Tuesday, February 12, 2013

This Wheel's on Fire

As usual, I am of two minds about the way these songs are done. Should I dash out a perhaps divinely-inspired song in an hour or two and call it done? Or should I let the song simmer a day or two on my recording griddle, in case I get another bolt from above about how the song should end?

Today I have one of the slapdash songs. It started last night when I realized I might be able to do justice to one of my favorite diminished chord-containing gems by The Band, This Wheel's on Fire. I had forgotten that Rick Danko's voice ranged far, far beyond mine and I couldn't croak it in the same key. But maybe if I sang an octave lower and let the harmonizer do the work . . .

 It doesn't sound at all like The Band. But neither did the version that was used as the theme song for Absolutely Fabulous. It's a strange tune and it makes the most out of that diminished chord.


  1. The first version of this I heard was by Ian & Sylvia. Great song.

  2. Love the harmonies on this song.

  3. Blame it on the Flange. I wanted to run the harmonies through some sort of processor to mimic the sound The Band gets, and the one I found is called a Flanger. It gives the background harmonies that spacey sound.

    John Lennon always wanted George Martin to make his voice "different" even though John had one of the best rock voices ever. I think I have a better argument for wanting to make my voice "different".

  4. As you know I am a chord fiend and hear music in chords rather than melody lines. This song demonstrates the power of chords in our music. Richard likes the harmonies and I imagine everybody does, especially on the majestic final lines of each chorus: Notify my next of kin, this wheel shall explode! You can almost hear the exclamation point at the end of the sentence.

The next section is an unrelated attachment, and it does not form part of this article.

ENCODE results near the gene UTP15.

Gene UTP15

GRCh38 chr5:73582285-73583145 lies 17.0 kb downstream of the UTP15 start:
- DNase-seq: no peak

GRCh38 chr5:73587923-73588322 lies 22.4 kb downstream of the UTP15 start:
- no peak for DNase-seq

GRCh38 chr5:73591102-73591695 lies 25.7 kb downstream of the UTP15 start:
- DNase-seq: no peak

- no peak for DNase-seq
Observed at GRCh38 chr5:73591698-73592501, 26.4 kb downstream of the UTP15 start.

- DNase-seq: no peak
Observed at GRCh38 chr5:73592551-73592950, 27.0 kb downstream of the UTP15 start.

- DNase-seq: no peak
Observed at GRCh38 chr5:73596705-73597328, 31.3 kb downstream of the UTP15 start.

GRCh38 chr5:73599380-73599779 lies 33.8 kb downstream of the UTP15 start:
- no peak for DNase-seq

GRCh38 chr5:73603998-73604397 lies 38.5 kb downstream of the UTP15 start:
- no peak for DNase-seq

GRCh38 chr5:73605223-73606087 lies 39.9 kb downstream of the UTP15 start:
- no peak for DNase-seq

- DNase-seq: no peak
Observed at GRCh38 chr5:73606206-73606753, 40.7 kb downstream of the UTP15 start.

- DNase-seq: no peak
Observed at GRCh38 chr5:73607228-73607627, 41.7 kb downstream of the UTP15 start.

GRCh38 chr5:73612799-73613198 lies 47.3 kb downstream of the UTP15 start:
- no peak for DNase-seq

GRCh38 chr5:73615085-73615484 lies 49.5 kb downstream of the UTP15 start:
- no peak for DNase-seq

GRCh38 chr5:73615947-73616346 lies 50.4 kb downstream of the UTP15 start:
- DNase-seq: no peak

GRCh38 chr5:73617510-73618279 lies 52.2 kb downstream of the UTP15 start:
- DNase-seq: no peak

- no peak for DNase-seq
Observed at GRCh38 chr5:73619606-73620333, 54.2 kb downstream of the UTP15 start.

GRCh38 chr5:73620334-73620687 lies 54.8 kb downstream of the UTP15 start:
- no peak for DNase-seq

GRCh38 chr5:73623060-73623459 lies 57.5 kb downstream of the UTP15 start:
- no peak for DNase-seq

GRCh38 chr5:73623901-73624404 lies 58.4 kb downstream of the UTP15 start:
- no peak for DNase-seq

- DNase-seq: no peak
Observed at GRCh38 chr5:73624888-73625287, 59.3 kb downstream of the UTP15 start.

Why is that line so majestic? Because of the A major chord at the end. To fit in the key, it should be an A minor chord. But Danko and Dylan in a fit of genius made it into a major chord.

    But there is more about those last three chords of the chorus, which are F - G - A, all majors. To any horn-tooting Roman announcing the start of the Christian/lion games these chords are familiar. They are a fanfare. In fact, THE fanfare. They have announced something important for over 2000 years now and who knows, maybe the Etruscans used the same chords?

    Dah, dad-dah-dah, dah dah dah daaaaaaaaaaaaaaaah!

    Any rock song with a diminished chord and a fanfare deserves attention.

  5. A decade or so ago I was selling books at a bookshow in Austin and met Bill Crider, author and raconteur. We were in a group and I said something like, "Man it sure must be romantic and exciting being an author," and Bill drolly replied, "Well, some of us think playing in a band would be romantic and exciting."

    At that time I was a few years out of a 25-year career as a guitar picker in bar bands and had been feeling, at least a little bit, that I had misspent those years. But Bill's remark was an epiphany, and I started remembering the romantic and exciting parts as well as the times we spent, as Neil Young so aptly put it, "in this empty bar, echoin' off the walls."

    Thanks, Bill. Playing in a band is just as fantastic as everyone thinks it is.